You receive what looks like a real check in the mail. The scammers tell you that they’ve accidentally overpaid your ‘reimbursement’. They instruct you to cash the check at the bank and, while you’re there, wire them the over-payment amount. You follow their instructions, only to have the bank return the check as fake a few days later. You lose the wired money, plus any bank fees.

Never cash a check you’re not expecting.

10) Free Trial Scams

These start out as free or inexpensive e.g., a magazine subscription. However, they typically auto-renew, often with inflated charges, and can be difficult to cancel. Alternatively, the offer isn’t real at all and the scammers steal the credit card information you provide when you ‘sign up’.

Contact your bank or credit card company for assistance.

11) The Romance Scam

This scam plays out so gradually, sometimes over months, it can be hard to spot. However, beware of anyone who befriends you online, then asks for money. The reason the money’s needed can be hard to refuse e.g., if you’re a dog lover, it’ll be a vet bill, if you have kids, it’ll be urgent medical bills, etc.

Don’t let your heart strings get played: Never give money to people you haven’t met or don’t know well.

12) Online Shopping Or Auction Scams

With the prevalence of online shopping, scammers have developed a number of ways to exploit you, including:

  • Sending you a faulty item, then demanding your bank information to ‘process a refund’ (which never appears).
  • An email offering you a second chance to buy something you bid for via an online auction. Because the auction’s finished, the scammers tell you to pay outside of the usual channels. However, the item’s already sold and your money disappears.
  • You get a phone or email notification that a recent purchase didn’t go through. In order to complete the transaction, you’ll have to provide information like your credit card info, Social Security number, etc. These will be used by identity thieves or credit card fraudsters.
  • Disreputable ticket exchange sites may steal your credit card info, or sell you counterfeit or duplicate tickets.

Buy from reputable online sites only. Always use authorized payment channels, which afford better protections, especially if you pay by credit card.

13) Job And Employment Scams

These scams typically center upon made-up credentials that are worthless in the employment market, or home-working opportunities where the initial outlay far exceeds future income.

Local community colleges and other accredited educational institutions offer genuine professional development courses. Avoid jobs that require upfront costs.

14) The Student Aid Scam

Contrary to popular belief, a recent study shows young adults are most likely to fall victim to financial scams [1]. It’s no surprise, therefore, that student aid scams are on the rise. The scams often involve FAFSA issues that require verification of your personal information, including banking details, or alternatively, offers to reduce or eliminate your student loan debt – for a fee.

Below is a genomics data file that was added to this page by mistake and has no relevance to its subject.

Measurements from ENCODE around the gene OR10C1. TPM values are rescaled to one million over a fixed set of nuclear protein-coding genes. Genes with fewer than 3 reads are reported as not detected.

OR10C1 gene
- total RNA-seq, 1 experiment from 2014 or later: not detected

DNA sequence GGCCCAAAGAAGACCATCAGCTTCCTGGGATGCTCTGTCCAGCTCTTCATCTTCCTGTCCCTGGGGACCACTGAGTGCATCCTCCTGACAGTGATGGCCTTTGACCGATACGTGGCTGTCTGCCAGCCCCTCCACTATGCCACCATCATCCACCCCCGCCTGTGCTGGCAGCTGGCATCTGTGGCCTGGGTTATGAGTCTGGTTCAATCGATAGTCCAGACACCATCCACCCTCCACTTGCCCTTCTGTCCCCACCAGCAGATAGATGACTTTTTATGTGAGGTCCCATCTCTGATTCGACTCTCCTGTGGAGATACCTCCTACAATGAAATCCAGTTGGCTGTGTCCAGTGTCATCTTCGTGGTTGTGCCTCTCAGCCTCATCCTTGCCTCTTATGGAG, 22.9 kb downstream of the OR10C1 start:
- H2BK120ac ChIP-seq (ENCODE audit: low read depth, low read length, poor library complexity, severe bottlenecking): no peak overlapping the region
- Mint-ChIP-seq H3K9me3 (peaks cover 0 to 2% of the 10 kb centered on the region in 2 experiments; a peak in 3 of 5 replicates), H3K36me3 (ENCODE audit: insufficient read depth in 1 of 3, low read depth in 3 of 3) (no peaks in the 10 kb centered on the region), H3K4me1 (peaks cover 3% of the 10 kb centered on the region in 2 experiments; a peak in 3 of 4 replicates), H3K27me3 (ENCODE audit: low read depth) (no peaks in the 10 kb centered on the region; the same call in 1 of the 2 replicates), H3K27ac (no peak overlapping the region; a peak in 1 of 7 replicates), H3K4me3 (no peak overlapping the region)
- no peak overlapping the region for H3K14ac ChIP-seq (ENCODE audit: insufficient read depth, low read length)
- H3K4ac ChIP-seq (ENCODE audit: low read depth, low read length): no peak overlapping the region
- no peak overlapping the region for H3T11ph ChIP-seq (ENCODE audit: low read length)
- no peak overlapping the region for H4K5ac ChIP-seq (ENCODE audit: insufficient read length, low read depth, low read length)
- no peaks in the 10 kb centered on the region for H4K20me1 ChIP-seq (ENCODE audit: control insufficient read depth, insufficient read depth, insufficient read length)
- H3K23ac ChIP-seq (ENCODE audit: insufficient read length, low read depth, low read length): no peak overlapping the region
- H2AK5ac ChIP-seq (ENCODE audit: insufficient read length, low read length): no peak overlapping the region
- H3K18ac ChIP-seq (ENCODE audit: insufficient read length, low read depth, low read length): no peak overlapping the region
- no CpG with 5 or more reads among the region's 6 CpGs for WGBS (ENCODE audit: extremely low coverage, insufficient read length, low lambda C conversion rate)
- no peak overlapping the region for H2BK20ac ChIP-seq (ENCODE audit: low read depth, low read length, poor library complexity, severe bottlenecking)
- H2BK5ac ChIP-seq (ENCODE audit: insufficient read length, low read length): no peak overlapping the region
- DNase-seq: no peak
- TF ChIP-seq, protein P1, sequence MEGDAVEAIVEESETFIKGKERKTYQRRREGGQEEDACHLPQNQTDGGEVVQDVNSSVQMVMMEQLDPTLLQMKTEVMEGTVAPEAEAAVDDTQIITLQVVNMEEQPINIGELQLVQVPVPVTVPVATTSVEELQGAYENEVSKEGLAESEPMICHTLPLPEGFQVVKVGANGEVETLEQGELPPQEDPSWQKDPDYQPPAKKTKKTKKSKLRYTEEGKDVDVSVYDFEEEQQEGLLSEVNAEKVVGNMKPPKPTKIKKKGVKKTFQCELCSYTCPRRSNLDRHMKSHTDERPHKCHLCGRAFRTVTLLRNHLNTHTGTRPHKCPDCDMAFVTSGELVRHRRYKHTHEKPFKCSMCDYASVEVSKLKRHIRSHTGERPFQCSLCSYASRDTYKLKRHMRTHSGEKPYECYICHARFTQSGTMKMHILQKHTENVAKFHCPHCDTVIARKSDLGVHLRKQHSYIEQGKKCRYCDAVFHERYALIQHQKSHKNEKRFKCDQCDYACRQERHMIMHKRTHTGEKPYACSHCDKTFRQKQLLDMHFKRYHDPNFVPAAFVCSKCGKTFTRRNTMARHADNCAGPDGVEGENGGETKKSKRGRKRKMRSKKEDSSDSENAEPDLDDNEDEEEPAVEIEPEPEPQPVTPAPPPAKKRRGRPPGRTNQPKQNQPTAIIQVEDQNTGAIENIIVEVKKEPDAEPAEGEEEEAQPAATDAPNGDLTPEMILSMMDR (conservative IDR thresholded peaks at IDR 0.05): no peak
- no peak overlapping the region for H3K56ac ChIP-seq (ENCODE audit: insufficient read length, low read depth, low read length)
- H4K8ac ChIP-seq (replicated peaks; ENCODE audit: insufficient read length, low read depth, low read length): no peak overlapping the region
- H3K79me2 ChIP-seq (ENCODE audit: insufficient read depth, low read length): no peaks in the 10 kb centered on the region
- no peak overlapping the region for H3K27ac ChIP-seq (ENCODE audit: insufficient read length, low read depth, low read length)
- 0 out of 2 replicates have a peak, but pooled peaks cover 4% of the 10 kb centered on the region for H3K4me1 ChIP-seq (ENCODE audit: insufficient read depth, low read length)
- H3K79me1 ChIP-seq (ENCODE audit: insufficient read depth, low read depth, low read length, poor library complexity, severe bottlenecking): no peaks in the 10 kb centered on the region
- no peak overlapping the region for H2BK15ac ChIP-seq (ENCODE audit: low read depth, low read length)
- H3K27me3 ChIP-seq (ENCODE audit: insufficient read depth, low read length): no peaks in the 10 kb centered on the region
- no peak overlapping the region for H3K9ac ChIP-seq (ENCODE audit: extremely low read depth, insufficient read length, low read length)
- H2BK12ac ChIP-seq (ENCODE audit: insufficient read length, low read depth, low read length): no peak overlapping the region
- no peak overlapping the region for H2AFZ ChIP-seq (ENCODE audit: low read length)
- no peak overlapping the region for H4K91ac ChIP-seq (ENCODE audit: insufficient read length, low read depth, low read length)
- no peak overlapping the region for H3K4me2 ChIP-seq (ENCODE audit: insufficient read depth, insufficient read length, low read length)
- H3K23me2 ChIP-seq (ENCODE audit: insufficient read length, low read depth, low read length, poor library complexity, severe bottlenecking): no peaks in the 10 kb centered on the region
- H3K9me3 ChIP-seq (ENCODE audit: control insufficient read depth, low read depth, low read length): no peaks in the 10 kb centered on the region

Federal student aid is paid directly to your university and doesn’t require your bank info. You can check your FAFSA progress by logging into your account. Never share your FAFSA login info with others. Refuse to pay upfront fees to consolidate or reduce your student debt.

15) The Fake Celebrity Scam

If you’re active on social media, be vigilant. The latest financial scam involves fake celebrities seeking donations for charity or offering amazing deals on endorsed products.

Verify celebrity profiles carefully. Never input your financial information on social media platforms. Regulate your privacy settings to keep your data safe. Only accept invitations from people you know.

SageVest Wealth Management is your trusted financial partner. We proudly accept a fiduciary role with our clients. This is a legal obligation, requiring us to always put your best interests first. If you’re seeking to secure your finances for today and tomorrow, please contact us to learn about our coordinated wealth management services.

References

[1] https://firstorion.com/millennials-experienced-financial-losses-three-times-as-often-as-baby-boomers-due-to-phone-scams-in-2018/

Additional Resources

https://www.fbi.gov/scams-and-safety/common-fraud-schemes

https://www.usa.gov/common-scams-frauds

https://ehome.uspis.gov/fcsexternal/default.aspx

https://www.treasury.gov/tigta/contact_report_scam.shtml

https://www.justice.gov/disaster-fraud/how-report-disaster-related-fraud

https://www.usa.gov/state-consumer

https://www.bbb.org/en/us

https://brokercheck.finra.org/

https://www.sec.gov/

https://studentaid.ed.gov/sa/repay-loans/avoiding-loan-scams

Prepared by SageVest Wealth Management. Copyright 2019.

The information contained herein is obtained from sources believed to be reliable, but its accuracy or completeness is not guaranteed. This article is for informational purposes only. The views expressed are those of SageVest Wealth Management and should not be construed as investment advice. All expressions of opinions are subject to change and past performance is no guarantee of future results. SageVest Wealth Management does not render legal, tax, or accounting services. Accordingly, you, your attorneys and your accountants are ultimately responsible for determining the legal, tax and accounting consequences of any suggestions offered herein.